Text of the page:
The problem here is not Miller's lack of character or the institutional lack of integrity that plagues The New York Times and other mass media empires. This is still a free country and the First Amendment allows you to tell any tall tale a sucker is willing to listen to. Even war mongering yellow journalism is not a crime. You have the god given right to be as jingoistic as you want to be. You want total war all the time? If that makes you happy and you know it, clap your hands. Rupert Murdoch does it all the time. Every Americans has a right to an opinion about war and peace. You can publicly agitate for new wars or dissent against whatever war we happen to be involved in at the moment. Free speech is grand and freely available to all Americans, be they peacemakers or warmongers.
But believe it or not, the undiluted right to free speech does not extend to the intelligence community. See, the CIA and other intelligence units are perfectly entitled to spread whatever kind of propaganda they want to the heathen foreigners. But they are strictly prohibited from using their resources to spread similar material to the domestic market. That constitutes interference in our internal affairs.
There is a good reason for this prohibition. You wouldn't want the CIA Director to do a few 'misinformation' favors for a sitting president during a re-election campaign in exchange for a 50% pay raise or a little job security. And you wouldn't want a Republican dominated CIA to use their considerable propaganda skills to bring down a Democratic president. This is America, not Chile. By law, the intelligence community can conduct misinformation campaigns any place on the planet, except the United States.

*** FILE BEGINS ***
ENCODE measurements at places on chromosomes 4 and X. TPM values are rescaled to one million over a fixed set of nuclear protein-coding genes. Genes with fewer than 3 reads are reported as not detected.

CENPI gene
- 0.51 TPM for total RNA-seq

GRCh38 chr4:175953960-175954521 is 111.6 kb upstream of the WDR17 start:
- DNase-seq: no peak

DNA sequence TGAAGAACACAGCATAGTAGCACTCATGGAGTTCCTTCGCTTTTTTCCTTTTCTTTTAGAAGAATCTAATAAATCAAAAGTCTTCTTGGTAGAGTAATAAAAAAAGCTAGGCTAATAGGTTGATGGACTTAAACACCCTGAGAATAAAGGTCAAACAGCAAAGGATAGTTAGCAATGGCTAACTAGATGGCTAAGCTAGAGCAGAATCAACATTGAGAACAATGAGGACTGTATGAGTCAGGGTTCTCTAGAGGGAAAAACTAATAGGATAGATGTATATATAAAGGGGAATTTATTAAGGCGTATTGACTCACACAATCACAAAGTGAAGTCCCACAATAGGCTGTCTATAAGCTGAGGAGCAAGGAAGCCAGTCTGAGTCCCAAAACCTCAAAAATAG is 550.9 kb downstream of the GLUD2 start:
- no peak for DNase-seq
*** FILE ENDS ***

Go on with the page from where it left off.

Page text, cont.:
Of course, the grown ups in the CIA and DIA know all about these 'red lines' and are all pledged to uphold the constitution and the law of the land, including the statutes that specifically prohibit them from using propaganda as a tool to mess with American minds. That might help explain part of the reason why the CIA and the DIA kept such a safe distance from Chalabi.
But a little known intelligence unit called the Office of Special Plans (OSP) didn't give a rip about the law of the land. Their staff was made up mostly of neo-con contractors loaned out from various Likudnik front operations that specialize in doing chores for Ariel Sharon. It was the OSP that passed around Chalabi to the media monopolies to amplify the latest fantasy cooked up by the Iraqi National Congress and The American Enterprise Institute. The AEI is a pro-Israeli think tank that had a symbiotic relationship with the OSP. For the record, the AEI publicly boasts about its connections in high media places where they have well placed assets like Judith Miller, Charles Krauthammer, William Safire and Thomas Friedman. What better way to deceive Americans than to brand propaganda with the corporate logo of The New York Times, The Daily Ruse.
Notice that no mention is made of the OSP in the NYT apologia. Most of the blame is placed on Chalabi and certain unidentified 'intelligence agencies that were themselves dependent on sketchy information'. That doesn't sound like the CIA or the DIA. But it is a perfect description of the OSP, which was set up by Wolfowitz and his neo-con pals at the Pentagon to bypass the 'timid' output of the mainstream intelligence community.